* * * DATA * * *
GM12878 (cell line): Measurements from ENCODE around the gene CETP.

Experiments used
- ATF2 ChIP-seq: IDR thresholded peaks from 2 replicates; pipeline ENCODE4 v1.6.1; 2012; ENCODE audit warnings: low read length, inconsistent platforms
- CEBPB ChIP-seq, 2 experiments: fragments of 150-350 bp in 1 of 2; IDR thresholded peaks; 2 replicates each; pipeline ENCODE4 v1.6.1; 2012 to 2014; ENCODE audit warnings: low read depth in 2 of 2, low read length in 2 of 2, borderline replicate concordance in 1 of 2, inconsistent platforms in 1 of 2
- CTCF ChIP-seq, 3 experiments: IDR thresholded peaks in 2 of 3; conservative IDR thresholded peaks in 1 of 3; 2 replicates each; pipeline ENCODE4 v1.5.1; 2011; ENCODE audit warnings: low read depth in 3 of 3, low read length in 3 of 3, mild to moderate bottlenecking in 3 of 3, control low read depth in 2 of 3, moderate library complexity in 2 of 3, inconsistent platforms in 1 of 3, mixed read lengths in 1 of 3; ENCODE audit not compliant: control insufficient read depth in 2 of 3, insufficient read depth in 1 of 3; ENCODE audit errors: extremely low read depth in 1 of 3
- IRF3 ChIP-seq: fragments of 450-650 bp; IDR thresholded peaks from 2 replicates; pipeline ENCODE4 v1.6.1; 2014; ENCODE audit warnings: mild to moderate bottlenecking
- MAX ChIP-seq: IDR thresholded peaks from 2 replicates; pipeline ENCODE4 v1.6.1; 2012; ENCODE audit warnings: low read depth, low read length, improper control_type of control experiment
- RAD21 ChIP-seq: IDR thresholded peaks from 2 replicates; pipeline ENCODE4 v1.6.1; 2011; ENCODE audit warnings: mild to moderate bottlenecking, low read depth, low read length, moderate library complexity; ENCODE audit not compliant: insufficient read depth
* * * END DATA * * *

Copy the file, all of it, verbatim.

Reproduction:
GM12878 (cell line): Measurements from ENCODE around the gene CETP.

Experiments used
- ATF2 ChIP-seq: IDR thresholded peaks from 2 replicates; pipeline ENCODE4 v1.6.1; 2012; ENCODE audit warnings: low read length, inconsistent platforms
- CEBPB ChIP-seq, 2 experiments: fragments of 150-350 bp in 1 of 2; IDR thresholded peaks; 2 replicates each; pipeline ENCODE4 v1.6.1; 2012 to 2014; ENCODE audit warnings: low read depth in 2 of 2, low read length in 2 of 2, borderline replicate concordance in 1 of 2, inconsistent platforms in 1 of 2
- CTCF ChIP-seq, 3 experiments: IDR thresholded peaks in 2 of 3; conservative IDR thresholded peaks in 1 of 3; 2 replicates each; pipeline ENCODE4 v1.5.1; 2011; ENCODE audit warnings: low read depth in 3 of 3, low read length in 3 of 3, mild to moderate bottlenecking in 3 of 3, control low read depth in 2 of 3, moderate library complexity in 2 of 3, inconsistent platforms in 1 of 3, mixed read lengths in 1 of 3; ENCODE audit not compliant: control insufficient read depth in 2 of 3, insufficient read depth in 1 of 3; ENCODE audit errors: extremely low read depth in 1 of 3
- IRF3 ChIP-seq: fragments of 450-650 bp; IDR thresholded peaks from 2 replicates; pipeline ENCODE4 v1.6.1; 2014; ENCODE audit warnings: mild to moderate bottlenecking
- MAX ChIP-seq: IDR thresholded peaks from 2 replicates; pipeline ENCODE4 v1.6.1; 2012; ENCODE audit warnings: low read depth, low read length, improper control_type of control experiment
- RAD21 ChIP-seq: IDR thresholded peaks from 2 replicates; pipeline ENCODE4 v1.6.1; 2011; ENCODE audit warnings: mild to moderate bottlenecking, low read depth, low read length, moderate library complexity; ENCODE audit not compliant: insufficient read depth